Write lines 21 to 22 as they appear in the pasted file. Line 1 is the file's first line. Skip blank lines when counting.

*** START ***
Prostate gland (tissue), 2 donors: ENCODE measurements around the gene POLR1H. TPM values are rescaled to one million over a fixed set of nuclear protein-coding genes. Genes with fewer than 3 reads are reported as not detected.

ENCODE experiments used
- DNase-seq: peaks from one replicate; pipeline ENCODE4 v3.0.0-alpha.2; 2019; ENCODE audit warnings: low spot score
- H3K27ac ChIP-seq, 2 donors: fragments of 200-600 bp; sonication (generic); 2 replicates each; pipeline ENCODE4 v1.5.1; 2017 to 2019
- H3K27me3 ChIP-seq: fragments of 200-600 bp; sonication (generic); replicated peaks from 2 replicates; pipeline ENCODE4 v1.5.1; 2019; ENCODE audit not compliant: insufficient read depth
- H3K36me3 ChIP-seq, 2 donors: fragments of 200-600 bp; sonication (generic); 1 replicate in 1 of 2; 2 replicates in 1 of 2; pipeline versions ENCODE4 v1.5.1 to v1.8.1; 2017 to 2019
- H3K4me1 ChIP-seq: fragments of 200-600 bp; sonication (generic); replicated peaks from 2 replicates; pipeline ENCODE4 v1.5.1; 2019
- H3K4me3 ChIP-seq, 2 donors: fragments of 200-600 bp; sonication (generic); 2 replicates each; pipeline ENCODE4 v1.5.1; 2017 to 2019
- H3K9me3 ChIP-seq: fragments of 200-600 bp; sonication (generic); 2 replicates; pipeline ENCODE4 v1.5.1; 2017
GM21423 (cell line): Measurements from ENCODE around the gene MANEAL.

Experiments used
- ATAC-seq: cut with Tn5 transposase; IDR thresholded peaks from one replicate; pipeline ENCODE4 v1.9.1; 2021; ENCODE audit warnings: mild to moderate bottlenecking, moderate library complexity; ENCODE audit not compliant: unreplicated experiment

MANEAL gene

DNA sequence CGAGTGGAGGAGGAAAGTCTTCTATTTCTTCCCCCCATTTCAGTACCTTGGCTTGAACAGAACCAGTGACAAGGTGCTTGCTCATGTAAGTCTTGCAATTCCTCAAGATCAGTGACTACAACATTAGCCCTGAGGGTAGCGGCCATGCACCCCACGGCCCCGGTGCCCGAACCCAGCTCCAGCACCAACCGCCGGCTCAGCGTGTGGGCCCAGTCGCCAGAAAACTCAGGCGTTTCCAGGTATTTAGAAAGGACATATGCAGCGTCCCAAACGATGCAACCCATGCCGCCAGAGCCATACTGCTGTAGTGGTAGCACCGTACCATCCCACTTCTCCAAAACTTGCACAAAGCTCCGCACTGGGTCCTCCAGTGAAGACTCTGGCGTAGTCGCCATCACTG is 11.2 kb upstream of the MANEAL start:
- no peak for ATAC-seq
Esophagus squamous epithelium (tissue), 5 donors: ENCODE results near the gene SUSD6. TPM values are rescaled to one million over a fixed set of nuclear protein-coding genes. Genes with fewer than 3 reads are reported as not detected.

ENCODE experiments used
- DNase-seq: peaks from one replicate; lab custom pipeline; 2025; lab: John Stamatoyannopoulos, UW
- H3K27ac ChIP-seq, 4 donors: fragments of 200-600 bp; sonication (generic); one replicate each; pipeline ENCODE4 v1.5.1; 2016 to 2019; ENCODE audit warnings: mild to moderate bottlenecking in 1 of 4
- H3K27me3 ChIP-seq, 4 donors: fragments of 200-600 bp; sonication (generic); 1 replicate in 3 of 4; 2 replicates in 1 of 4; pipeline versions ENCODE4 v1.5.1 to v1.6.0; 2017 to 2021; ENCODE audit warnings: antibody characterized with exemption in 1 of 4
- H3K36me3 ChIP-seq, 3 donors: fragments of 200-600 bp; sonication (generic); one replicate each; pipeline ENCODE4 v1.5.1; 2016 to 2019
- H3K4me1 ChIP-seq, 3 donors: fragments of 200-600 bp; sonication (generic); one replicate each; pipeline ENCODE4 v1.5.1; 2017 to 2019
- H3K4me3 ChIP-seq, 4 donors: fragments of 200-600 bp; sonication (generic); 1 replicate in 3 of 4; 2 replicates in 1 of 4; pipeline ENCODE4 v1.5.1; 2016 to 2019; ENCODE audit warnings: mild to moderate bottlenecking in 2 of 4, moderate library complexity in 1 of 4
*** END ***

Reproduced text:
- H3K36me3 ChIP-seq, 3 donors: fragments of 200-600 bp; sonication (generic); one replicate each; pipeline ENCODE4 v1.5.1; 2016 to 2019
- H3K4me1 ChIP-seq, 3 donors: fragments of 200-600 bp; sonication (generic); one replicate each; pipeline ENCODE4 v1.5.1; 2017 to 2019